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Pumpkin Pie & Winter Solstice

Monday, June 27, 2011

After months of fantasizing, last Tuesday I made my first pumpkin pie in Palena.  It made me think of when I tried the same thing in Mexico, only to realize that by the end of November, i.e. Thanksgiving, pumpkins are no longer readily available.  But here there seems to be big orange squash year-round, and it is just the beginning of winter, so– pumpkin pie time.

Today was take two, in preparation for my end-of-the-semester celebration with my adult English class tomorrow.  And this time I took pictures!

Step 1: Find yourself a big hunk of pumpkin/squash.  It’s all one family.

Step 2: Scrape, chop, and coook that baby up.  I’ve always baked pumpkin, and by “I” I mean “what my Mom does and therefore I learned”.  But last time I baked squash here for pumpkin bread it took hours, so I tried boiling it for my last pumpkin pie and it worked like a charm.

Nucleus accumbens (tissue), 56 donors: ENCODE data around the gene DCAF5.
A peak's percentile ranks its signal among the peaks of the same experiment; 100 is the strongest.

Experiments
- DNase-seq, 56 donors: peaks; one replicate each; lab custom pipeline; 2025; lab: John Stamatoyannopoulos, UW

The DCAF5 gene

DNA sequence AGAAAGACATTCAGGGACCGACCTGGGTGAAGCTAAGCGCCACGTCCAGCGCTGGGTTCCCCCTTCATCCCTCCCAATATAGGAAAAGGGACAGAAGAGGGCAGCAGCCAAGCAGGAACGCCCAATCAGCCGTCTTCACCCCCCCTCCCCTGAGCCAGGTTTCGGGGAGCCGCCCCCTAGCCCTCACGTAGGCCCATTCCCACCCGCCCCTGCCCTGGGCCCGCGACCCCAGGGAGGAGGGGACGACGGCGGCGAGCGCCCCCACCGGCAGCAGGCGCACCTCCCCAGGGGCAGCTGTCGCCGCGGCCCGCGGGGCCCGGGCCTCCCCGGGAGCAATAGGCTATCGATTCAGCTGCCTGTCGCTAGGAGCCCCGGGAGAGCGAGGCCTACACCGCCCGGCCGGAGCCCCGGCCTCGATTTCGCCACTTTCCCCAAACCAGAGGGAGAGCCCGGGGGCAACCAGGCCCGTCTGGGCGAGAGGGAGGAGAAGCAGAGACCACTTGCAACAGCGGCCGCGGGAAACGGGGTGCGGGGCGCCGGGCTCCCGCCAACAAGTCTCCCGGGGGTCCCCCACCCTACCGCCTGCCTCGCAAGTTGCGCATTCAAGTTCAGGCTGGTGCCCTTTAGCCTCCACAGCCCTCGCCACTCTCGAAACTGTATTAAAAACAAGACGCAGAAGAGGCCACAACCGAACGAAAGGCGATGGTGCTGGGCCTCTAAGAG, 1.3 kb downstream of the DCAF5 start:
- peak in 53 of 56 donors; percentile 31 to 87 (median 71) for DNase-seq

Step 3: While that’s cooling (or many hours later in the day), make some crust.  Flour, dash sugar, then cut in the butter.  I know, without a pastry cutter this is grueling, but that’s the way we make blueberry pie at my grandparent’s in Maine, so I’ve done it before.  I remember when we were little giving Dad this job to do while he watched basketball on TV.

Step 4: Once you’ve added your ice water, make a ball with all that dough and stick it in the fridge.  By the way, I hope you weren’t looking for more of a “recipe” because I don’t use one: I just do it the way I learned from my mom!  It makes me feel all proud and traditionally feminine that we have a “family recipe” that is all by feel and memory.